Hey guys new to the site and getting back into a jeep, been a number of years since I had my 00' XJ with a 3.5" ruby express lift which makes this my first wrangler...just ordered the skyjacker 4" lift and about to order tires tomorrow, thinkin the pro comp xtm2 mud terrains if anyone has any insight on those that would be helpful but more importantly...so I ordered the 4" kit ( Skyjacker Part TJ403BPH - 4 Inch Sport Lift Kit with Hydro Shocks - Fits 2003 to 2006 TJ Wrangler, Rubicon and Unlimited - 4 Wheel Drive ) and I also ordered the adjustable track bar kit from skyjacker that comes with a steering stabilizer, front and rear cam bolts, and a few other things non suspension related. I heard from a guy who heard from a guy kinda thing that a buddy of his put a lift on a jeep,not sure what year or size, and they had to buy a custom driveshaft cause they couldn't relieve the driveline vibration enough with some of the same parts I purchased for my lift. So I'm wondering if this is just hear say or if anyone could for sure tell me whether or not I'm going to have to do that. Would rather just do it right the first time. And final question is if anyone has any advice on certain things to have spare of when putting the lift on that would be very helpful (when I did my Cherokee the rear leaf spring bolts broke upon removal, which if I had read online or asked I would have known at the time that that was likely to happen, now I know I have coils all the way around but this is an example of what I'm asking) thanks so much fellas and build pictures of my 06 TJ will be coming soon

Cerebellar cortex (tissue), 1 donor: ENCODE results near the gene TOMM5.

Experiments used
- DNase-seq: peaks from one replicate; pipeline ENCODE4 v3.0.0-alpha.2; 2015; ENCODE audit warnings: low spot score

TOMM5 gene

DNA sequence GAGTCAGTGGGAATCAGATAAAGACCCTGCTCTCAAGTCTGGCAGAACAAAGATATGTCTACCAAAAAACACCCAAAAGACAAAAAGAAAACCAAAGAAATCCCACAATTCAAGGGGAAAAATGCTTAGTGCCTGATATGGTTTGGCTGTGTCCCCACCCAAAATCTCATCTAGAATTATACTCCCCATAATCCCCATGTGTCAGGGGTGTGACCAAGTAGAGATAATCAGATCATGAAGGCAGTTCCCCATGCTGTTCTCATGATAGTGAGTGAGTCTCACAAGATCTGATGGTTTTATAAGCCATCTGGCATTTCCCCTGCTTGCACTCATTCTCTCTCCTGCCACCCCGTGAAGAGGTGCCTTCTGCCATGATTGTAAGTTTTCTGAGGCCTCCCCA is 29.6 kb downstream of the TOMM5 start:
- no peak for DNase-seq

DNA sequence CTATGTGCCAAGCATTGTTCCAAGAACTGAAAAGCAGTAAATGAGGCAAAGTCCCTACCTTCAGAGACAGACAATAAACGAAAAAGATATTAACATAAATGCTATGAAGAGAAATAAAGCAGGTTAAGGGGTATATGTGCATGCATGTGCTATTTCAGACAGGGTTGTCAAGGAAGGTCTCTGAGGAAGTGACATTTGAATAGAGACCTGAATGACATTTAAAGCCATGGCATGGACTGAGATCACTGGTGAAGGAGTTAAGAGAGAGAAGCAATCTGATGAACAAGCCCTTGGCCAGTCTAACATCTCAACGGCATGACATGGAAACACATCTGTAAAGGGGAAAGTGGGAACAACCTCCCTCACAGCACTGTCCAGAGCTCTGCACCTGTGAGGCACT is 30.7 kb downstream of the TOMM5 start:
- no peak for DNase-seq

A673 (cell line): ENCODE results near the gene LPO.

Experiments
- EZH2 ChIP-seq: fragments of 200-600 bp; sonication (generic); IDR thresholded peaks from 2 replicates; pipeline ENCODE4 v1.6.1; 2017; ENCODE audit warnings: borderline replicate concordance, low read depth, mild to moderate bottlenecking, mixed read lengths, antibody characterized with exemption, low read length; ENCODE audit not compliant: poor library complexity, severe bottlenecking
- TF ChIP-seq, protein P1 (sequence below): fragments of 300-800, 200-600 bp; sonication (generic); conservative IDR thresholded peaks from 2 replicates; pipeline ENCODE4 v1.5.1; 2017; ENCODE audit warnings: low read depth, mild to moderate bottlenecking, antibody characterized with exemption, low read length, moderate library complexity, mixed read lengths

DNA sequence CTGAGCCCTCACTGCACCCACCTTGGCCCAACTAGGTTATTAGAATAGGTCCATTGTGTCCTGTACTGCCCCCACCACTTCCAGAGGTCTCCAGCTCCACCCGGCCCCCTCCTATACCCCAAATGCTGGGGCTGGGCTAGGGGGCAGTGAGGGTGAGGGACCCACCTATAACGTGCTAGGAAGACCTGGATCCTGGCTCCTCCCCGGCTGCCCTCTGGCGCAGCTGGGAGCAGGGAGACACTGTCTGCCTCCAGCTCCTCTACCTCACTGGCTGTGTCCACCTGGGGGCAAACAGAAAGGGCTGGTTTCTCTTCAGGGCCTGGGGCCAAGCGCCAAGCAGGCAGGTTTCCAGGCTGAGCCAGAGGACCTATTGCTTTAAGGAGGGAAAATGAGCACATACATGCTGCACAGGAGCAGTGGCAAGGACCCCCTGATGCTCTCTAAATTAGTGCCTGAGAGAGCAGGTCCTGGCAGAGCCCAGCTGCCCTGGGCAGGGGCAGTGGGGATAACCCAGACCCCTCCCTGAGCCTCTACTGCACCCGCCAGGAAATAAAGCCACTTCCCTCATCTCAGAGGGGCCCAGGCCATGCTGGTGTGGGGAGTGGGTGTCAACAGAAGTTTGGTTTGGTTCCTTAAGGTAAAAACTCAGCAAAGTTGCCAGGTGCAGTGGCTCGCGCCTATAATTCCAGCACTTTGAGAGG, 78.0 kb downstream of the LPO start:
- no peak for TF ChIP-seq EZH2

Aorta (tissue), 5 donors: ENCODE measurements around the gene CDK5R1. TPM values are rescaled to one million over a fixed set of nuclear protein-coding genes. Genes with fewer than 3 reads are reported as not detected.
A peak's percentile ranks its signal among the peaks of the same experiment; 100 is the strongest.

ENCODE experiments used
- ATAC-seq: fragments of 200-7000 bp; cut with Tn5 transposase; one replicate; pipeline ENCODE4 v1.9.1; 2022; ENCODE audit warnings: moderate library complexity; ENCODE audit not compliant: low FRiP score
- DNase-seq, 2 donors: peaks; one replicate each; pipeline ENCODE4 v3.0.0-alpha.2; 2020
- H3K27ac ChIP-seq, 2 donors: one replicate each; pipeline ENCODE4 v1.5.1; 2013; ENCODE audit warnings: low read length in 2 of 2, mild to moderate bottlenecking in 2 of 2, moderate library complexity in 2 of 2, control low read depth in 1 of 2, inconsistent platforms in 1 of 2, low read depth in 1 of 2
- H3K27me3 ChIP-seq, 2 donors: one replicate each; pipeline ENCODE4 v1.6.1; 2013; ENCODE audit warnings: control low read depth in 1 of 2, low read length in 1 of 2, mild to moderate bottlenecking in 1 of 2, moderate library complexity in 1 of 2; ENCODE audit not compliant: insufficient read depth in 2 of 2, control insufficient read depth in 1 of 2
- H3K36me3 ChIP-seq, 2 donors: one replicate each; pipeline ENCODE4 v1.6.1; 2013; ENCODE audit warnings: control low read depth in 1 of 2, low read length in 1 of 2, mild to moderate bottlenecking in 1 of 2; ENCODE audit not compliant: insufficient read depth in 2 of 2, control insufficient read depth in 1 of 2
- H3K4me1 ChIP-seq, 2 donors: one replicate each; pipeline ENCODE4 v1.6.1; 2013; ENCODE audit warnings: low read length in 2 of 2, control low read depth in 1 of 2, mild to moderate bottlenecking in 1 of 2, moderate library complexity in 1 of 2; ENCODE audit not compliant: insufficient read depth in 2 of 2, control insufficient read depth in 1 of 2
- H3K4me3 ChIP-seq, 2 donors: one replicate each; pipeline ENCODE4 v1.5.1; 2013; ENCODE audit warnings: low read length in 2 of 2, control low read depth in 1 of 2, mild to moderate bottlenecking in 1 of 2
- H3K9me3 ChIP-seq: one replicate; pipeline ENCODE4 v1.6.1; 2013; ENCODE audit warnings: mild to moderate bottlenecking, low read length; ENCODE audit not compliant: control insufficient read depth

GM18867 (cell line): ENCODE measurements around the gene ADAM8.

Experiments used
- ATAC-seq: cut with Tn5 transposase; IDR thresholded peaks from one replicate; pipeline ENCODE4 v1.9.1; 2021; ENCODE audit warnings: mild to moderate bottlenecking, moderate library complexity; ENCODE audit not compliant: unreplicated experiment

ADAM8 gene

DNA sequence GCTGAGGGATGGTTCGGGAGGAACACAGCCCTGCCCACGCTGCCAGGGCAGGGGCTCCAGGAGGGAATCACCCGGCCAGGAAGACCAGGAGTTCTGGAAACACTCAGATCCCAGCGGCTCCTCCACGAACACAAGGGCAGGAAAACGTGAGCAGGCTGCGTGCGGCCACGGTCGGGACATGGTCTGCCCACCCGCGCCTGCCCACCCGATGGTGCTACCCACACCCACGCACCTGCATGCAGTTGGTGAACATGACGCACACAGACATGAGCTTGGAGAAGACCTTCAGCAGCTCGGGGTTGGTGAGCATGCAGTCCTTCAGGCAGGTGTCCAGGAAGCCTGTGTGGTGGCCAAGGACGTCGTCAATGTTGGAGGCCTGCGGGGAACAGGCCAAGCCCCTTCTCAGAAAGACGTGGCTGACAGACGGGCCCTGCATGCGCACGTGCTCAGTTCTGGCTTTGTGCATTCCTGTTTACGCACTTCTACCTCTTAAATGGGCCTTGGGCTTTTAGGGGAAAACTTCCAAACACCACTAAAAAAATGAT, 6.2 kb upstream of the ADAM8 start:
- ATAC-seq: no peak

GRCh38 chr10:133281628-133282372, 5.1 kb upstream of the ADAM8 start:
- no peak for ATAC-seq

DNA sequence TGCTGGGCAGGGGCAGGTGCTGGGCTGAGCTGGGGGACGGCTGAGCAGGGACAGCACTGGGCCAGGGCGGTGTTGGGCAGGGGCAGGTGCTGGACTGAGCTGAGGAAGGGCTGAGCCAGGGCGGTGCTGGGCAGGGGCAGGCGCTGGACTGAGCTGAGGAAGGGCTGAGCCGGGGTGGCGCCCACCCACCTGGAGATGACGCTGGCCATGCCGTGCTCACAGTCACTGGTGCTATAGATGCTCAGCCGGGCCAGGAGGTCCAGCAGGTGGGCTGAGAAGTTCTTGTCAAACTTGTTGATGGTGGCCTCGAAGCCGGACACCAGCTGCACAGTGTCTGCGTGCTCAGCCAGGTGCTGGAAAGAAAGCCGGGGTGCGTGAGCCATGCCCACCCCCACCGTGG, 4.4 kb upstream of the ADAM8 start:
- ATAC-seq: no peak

I will share what I remember, it's been a long time. I had that same lift on my '99. I installed it myself according to the directions and had absolutely no problems with it on '33 inch tires. Grabbed a pickle fork and a spring compressor from (then Shucks), and did it in a day (think I might've had to drill a couple of holes). The nice thing with that lift is that uses the urethane bushings and all of your existing bracketry, so no major modifications to get the thing on, looks cool and drives nearly like the factory. I had read about some people getting some driveline vibrations when doing the research on mine, but I didn't experience it at all. It wasn't until I went to the 5.5 in RE lift that I had to do a SYE & custom drive shaft, but that's another post :-)
There wasn't anything that I needed to spare of for this project, in fact when I went to a different lift, I sold this lift to a friend & installed it for her. I also put a similar one in my kids ZJ with similar success. I think skyjacker does a good job with this lift kit.
My advice is to do your homework on the slipyoke eliminator and a custom shaft ahead of time, just in case you run into a problem so that you are prepared to deal with it. Most towns have a driveline guy that can build you custom shaft in pretty short order if you need it. I ended up using Tom Woods with the 5.5 lift, I didn't need it before. I also did the SYE myself on my transfer case, it wasn't rocket science either.